Reports are flooding in that Sony has sent warning emails to those suspected of hacking their PlayStation 3 consoles and in some cases PlayStation Network access has been suspended.
After suffering a ban, users see this message, according to Attack of the Fanboy:
"You cannot use the PlayStation Network with this account (8002a227)"
The email sent by Sony to those suspected of using jailbroken PS3s reportedly reads:
"Notice: Unauthorized circumvention devices for the PlayStation(R)3 system have been recently released by hackers for the PlayStation(R)3 system. These devices permit the use of unauthorized or pirated software. Use of such devices or software violates the terms of your "System Software License Agreement for the PlayStation(R)3 System" and the "Terms of Services and User Agreement" for the PlayStation(R)Network/Qriocity(TM) and its Community Code of Conduct provisions.
"In addition, copying or playing pirated software is a violation of International Copyright Laws. A circumvention device and/or unauthorized or pirated software currently resides on your PlayStation(R)3 system. Immediately cease use and remove all circumvention devices and delete all unauthorized or pirated software from your PlayStation(R)3 system. Failure to do so will result in termination of your access to the PlayStation(R)Network and access to Qriocity(TM) services through your PlayStation(R)3 system."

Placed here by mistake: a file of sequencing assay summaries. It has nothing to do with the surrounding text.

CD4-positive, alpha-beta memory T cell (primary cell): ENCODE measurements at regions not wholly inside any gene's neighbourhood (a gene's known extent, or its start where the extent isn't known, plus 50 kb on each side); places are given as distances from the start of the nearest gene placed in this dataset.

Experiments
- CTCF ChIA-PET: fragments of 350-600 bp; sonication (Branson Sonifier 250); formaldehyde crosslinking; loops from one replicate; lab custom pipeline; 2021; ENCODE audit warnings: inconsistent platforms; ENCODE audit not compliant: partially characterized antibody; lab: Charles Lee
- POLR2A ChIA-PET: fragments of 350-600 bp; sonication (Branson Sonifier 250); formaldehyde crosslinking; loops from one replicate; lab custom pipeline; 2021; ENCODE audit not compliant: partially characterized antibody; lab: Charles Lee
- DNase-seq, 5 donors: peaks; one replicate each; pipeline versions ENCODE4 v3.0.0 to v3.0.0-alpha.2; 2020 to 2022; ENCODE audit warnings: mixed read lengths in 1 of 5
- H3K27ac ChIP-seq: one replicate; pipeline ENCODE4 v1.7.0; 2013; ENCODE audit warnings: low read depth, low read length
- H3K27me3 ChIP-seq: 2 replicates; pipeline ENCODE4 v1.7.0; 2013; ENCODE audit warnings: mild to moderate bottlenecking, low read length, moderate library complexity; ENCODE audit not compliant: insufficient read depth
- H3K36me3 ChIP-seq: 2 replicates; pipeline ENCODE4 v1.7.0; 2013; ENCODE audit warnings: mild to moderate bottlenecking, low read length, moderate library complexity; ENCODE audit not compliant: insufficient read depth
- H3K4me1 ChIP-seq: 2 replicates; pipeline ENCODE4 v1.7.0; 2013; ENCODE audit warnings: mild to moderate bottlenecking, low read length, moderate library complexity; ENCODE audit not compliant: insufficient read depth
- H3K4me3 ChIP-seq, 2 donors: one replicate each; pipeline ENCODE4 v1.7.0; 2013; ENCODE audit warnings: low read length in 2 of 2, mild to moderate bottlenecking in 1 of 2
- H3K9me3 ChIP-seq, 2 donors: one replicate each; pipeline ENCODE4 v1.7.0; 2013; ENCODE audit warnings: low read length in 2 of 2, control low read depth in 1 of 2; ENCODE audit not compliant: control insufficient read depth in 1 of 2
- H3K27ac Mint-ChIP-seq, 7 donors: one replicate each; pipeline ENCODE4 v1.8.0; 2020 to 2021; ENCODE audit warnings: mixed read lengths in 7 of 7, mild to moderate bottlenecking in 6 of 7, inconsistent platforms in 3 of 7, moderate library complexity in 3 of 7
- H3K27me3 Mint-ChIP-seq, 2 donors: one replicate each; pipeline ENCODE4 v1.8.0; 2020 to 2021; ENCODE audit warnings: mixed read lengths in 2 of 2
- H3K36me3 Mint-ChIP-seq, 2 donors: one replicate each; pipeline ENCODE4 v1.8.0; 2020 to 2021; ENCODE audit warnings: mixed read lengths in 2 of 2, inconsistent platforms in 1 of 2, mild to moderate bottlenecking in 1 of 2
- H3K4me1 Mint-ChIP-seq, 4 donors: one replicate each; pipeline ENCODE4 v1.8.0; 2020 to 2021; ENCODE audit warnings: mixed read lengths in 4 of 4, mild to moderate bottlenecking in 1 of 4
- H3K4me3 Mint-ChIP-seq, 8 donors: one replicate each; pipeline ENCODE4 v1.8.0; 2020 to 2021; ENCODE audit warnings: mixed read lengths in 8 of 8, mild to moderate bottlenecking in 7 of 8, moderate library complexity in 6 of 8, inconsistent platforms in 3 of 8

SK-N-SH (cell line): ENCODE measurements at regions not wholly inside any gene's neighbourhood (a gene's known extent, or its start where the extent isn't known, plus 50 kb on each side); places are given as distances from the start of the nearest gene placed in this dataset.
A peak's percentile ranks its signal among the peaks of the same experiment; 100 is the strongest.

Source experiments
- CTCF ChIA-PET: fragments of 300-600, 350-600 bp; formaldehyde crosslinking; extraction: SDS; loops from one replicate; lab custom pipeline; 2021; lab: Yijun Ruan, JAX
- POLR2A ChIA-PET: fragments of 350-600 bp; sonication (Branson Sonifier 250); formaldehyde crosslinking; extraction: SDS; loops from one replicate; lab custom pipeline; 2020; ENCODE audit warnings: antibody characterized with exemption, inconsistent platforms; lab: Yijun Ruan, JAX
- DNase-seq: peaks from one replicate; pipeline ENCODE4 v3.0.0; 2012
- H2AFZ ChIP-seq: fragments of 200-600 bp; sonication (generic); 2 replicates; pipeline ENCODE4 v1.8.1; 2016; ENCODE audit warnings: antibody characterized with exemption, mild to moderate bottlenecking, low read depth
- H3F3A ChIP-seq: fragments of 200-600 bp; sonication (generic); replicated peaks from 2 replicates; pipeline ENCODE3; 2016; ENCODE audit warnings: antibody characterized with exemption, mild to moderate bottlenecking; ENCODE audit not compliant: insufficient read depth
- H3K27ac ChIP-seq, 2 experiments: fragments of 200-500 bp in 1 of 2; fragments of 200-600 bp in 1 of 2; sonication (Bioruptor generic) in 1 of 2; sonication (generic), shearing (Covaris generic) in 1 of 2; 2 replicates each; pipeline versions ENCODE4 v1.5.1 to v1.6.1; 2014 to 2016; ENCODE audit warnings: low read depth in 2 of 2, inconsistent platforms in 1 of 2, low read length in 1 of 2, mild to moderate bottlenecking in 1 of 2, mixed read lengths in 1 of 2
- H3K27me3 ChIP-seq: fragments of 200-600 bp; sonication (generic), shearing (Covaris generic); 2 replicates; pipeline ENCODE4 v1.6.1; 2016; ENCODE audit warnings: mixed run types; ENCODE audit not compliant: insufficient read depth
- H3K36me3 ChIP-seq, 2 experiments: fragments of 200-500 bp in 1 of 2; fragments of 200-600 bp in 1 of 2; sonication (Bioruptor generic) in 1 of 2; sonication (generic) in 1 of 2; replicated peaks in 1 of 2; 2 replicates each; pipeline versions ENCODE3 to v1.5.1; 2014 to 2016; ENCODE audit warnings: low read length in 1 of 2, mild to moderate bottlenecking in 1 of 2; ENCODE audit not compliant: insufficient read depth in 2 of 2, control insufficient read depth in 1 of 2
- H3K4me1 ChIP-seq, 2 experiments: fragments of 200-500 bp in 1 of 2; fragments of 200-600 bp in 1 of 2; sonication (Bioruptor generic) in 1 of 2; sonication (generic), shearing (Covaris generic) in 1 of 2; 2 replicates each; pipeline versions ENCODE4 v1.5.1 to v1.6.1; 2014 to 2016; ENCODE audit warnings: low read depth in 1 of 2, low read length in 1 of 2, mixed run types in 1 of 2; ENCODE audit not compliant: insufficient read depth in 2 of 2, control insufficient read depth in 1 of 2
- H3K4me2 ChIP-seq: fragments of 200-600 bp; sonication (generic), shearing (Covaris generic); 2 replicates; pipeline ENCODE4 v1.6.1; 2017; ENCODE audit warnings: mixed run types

It is unclear whether Sony is banning users for attempting to circumvent the security of the PSN or because Sony has detected pirated software.
Yesterday evening Sony broke its silence on the PS3 jailbreak issue with a statement threatening hackers with a ban.
It now appears that Sony has made good on its threat.
Blog manager James Gallagher added to the statement, saying, "By identifying PlayStation 3 systems that breach our guidelines and terminating their ability to connect to PlayStation Network, we are protecting our business and preserving the honest gameplay experiences that you expect and deserve.
"Rest assured, this message does not apply to the overwhelming majority of our users who enjoy the world of entertainment PlayStation 3 has to offer without breaching the guidelines detailed above, and we urge you to continue doing so without fear."
Sony is currently embroiled in a lawsuit against hacker George Hotz over the publication online of the PS3's root key.